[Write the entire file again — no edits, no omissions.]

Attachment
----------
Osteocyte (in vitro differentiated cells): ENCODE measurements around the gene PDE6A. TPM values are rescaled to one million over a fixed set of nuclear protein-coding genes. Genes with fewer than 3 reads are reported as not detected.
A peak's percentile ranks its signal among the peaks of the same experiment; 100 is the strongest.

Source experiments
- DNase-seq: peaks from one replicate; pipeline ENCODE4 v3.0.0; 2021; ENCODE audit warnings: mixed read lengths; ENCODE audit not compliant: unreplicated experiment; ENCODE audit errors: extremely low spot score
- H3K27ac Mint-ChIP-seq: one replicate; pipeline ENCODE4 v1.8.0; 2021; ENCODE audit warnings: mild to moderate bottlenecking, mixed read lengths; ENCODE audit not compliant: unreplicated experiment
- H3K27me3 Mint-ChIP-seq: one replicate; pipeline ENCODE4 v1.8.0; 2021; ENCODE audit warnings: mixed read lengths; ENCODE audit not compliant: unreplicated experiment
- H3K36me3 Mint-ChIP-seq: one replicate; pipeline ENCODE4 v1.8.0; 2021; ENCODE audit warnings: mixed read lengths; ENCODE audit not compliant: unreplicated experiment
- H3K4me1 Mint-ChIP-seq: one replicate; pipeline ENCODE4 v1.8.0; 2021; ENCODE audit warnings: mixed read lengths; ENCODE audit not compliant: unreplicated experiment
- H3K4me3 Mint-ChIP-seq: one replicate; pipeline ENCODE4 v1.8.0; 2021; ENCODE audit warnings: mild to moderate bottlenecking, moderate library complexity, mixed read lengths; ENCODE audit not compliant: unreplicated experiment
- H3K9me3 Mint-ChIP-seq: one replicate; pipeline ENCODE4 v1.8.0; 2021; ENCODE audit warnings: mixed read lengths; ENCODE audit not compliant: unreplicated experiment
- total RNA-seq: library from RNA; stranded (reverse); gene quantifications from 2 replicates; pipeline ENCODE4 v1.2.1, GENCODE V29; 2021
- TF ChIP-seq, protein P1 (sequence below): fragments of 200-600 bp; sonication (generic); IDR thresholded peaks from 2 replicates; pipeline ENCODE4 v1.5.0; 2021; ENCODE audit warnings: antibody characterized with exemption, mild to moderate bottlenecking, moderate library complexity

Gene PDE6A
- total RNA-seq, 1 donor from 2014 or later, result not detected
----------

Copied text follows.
Osteocyte (in vitro differentiated cells): ENCODE measurements around the gene PDE6A. TPM values are rescaled to one million over a fixed set of nuclear protein-coding genes. Genes with fewer than 3 reads are reported as not detected.
A peak's percentile ranks its signal among the peaks of the same experiment; 100 is the strongest.

Source experiments
- DNase-seq: peaks from one replicate; pipeline ENCODE4 v3.0.0; 2021; ENCODE audit warnings: mixed read lengths; ENCODE audit not compliant: unreplicated experiment; ENCODE audit errors: extremely low spot score
- H3K27ac Mint-ChIP-seq: one replicate; pipeline ENCODE4 v1.8.0; 2021; ENCODE audit warnings: mild to moderate bottlenecking, mixed read lengths; ENCODE audit not compliant: unreplicated experiment
- H3K27me3 Mint-ChIP-seq: one replicate; pipeline ENCODE4 v1.8.0; 2021; ENCODE audit warnings: mixed read lengths; ENCODE audit not compliant: unreplicated experiment
- H3K36me3 Mint-ChIP-seq: one replicate; pipeline ENCODE4 v1.8.0; 2021; ENCODE audit warnings: mixed read lengths; ENCODE audit not compliant: unreplicated experiment
- H3K4me1 Mint-ChIP-seq: one replicate; pipeline ENCODE4 v1.8.0; 2021; ENCODE audit warnings: mixed read lengths; ENCODE audit not compliant: unreplicated experiment
- H3K4me3 Mint-ChIP-seq: one replicate; pipeline ENCODE4 v1.8.0; 2021; ENCODE audit warnings: mild to moderate bottlenecking, moderate library complexity, mixed read lengths; ENCODE audit not compliant: unreplicated experiment
- H3K9me3 Mint-ChIP-seq: one replicate; pipeline ENCODE4 v1.8.0; 2021; ENCODE audit warnings: mixed read lengths; ENCODE audit not compliant: unreplicated experiment
- total RNA-seq: library from RNA; stranded (reverse); gene quantifications from 2 replicates; pipeline ENCODE4 v1.2.1, GENCODE V29; 2021
- TF ChIP-seq, protein P1 (sequence below): fragments of 200-600 bp; sonication (generic); IDR thresholded peaks from 2 replicates; pipeline ENCODE4 v1.5.0; 2021; ENCODE audit warnings: antibody characterized with exemption, mild to moderate bottlenecking, moderate library complexity

Gene PDE6A
- total RNA-seq, 1 donor from 2014 or later, result not detected